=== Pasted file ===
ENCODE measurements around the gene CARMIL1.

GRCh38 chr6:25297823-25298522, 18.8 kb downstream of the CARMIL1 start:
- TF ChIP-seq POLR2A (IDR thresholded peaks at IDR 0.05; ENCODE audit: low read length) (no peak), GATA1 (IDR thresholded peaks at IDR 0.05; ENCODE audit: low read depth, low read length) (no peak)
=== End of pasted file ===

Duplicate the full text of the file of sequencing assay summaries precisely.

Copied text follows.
ENCODE measurements around the gene CARMIL1.

GRCh38 chr6:25297823-25298522, 18.8 kb downstream of the CARMIL1 start:
- TF ChIP-seq POLR2A (IDR thresholded peaks at IDR 0.05; ENCODE audit: low read length) (no peak), GATA1 (IDR thresholded peaks at IDR 0.05; ENCODE audit: low read depth, low read length) (no peak)